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I have arrays like:

template<class T> class F
   bool isSet() { return set_; }
   T& GetVal() { return val_; }

   T val_;
   bool set_; 

F<S1> arr1[10];

I'm looking for an iterator (or iterator-like class) to simplify the following:

F<S1>* cur = arr1[0];
   S1* ptr = cur->GetVal();
   // do something with ptr

Would like something a bit cleaner that can work with different types S1, S2, etc..

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why not a std::vector? –  crashmstr Feb 16 '12 at 20:32
Do you want to use different types S1,S2 in the same array while iterating over the array? If F is only a wrapper for optional values, have you considered to use boost::optional? –  P3trus Feb 16 '12 at 21:15
See also: stackoverflow.com/questions/4857892/… –  Chris Huang-Leaver Jun 14 '12 at 7:58

3 Answers 3

The standard provides iterators for arrays:

#include <iterator>

T arr[100];

for (auto it = std::begin(arr), end = std::end(arr); it != end; ++it)

The type of it will just be T *, but this gives you a uniform interface.

The term "iterator" really just refers to a concept rather than any particular piece of code. Naked pointers are perfectly legitimate iterators. What matters is that std::iterator_traits gives the correct typedefs, which it does for naked pointers.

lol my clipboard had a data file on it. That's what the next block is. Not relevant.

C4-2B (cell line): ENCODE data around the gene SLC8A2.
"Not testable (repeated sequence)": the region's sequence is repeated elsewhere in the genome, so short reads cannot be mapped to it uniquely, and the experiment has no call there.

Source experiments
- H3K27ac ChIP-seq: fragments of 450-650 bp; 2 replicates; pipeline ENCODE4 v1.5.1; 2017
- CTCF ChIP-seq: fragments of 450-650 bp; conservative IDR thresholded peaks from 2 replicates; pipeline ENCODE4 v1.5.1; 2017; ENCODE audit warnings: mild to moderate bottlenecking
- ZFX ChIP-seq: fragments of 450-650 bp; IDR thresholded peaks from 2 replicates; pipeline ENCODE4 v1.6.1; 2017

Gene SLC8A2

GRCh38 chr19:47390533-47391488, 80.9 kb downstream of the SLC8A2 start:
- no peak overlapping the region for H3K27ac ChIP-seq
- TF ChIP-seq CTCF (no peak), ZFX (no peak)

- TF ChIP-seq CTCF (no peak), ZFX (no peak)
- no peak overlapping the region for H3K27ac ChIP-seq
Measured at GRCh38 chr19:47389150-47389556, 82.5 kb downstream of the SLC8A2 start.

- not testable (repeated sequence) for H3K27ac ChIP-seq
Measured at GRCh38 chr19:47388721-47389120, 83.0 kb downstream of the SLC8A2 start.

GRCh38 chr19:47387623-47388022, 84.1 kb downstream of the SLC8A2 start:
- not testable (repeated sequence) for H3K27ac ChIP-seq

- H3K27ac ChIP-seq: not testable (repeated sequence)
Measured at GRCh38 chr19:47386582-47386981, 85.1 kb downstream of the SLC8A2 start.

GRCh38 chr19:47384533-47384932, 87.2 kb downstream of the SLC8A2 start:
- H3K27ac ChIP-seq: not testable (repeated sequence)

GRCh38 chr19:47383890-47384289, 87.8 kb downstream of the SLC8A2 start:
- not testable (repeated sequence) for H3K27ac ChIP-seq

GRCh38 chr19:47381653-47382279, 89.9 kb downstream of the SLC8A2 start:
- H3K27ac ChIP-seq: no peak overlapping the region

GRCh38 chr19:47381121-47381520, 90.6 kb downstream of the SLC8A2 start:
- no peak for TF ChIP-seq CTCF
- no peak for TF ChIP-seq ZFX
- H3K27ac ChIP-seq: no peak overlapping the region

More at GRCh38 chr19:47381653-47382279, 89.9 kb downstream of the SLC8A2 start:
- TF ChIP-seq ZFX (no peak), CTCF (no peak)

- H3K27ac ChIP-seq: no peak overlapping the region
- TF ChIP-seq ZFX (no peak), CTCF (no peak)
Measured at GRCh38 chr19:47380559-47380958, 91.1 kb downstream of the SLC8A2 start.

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Cannot use C++11 –  chriskirk Feb 17 '12 at 15:20
@chriskirk: This is trivial to write yourself: template <typename T, unsigned int N> T * begin(T (arr&)[N]) { return arr; }, and arr + N for end. –  Kerrek SB Feb 17 '12 at 23:54

you can make your own iterator using the Boost Iterator library, especially iterator_facade


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Really you're looping until you find an F which isn't set.

Use std::find_if:

#include <algorithm>
#include <iterator>

template<typename Type>
bool doSomethingOrStopIfNotSet(F<Type>& object)
    const bool isSet = object.isSet(); 
        // do something
    return !isSet; // return false so that find_if keeps looking

int main()
    F<int> arr[100];
    std::find_if(std::begin(arr), std::end(arr), doSomethingOrStopIfNotSet<int>);
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